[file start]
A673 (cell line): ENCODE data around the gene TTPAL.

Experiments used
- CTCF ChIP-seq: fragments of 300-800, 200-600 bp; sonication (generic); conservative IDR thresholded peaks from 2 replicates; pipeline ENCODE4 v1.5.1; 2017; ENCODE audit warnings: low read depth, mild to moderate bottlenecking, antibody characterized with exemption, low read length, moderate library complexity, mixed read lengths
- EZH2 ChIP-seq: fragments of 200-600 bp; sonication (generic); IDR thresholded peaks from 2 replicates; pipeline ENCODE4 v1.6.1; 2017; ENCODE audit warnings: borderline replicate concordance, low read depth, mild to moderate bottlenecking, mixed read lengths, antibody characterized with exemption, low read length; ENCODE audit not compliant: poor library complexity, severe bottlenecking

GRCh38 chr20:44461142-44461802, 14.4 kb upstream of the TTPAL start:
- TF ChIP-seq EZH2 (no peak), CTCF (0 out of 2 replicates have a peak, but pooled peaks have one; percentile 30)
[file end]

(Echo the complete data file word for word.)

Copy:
A673 (cell line): ENCODE data around the gene TTPAL.

Experiments used
- CTCF ChIP-seq: fragments of 300-800, 200-600 bp; sonication (generic); conservative IDR thresholded peaks from 2 replicates; pipeline ENCODE4 v1.5.1; 2017; ENCODE audit warnings: low read depth, mild to moderate bottlenecking, antibody characterized with exemption, low read length, moderate library complexity, mixed read lengths
- EZH2 ChIP-seq: fragments of 200-600 bp; sonication (generic); IDR thresholded peaks from 2 replicates; pipeline ENCODE4 v1.6.1; 2017; ENCODE audit warnings: borderline replicate concordance, low read depth, mild to moderate bottlenecking, mixed read lengths, antibody characterized with exemption, low read length; ENCODE audit not compliant: poor library complexity, severe bottlenecking

GRCh38 chr20:44461142-44461802, 14.4 kb upstream of the TTPAL start:
- TF ChIP-seq EZH2 (no peak), CTCF (0 out of 2 replicates have a peak, but pooled peaks have one; percentile 30)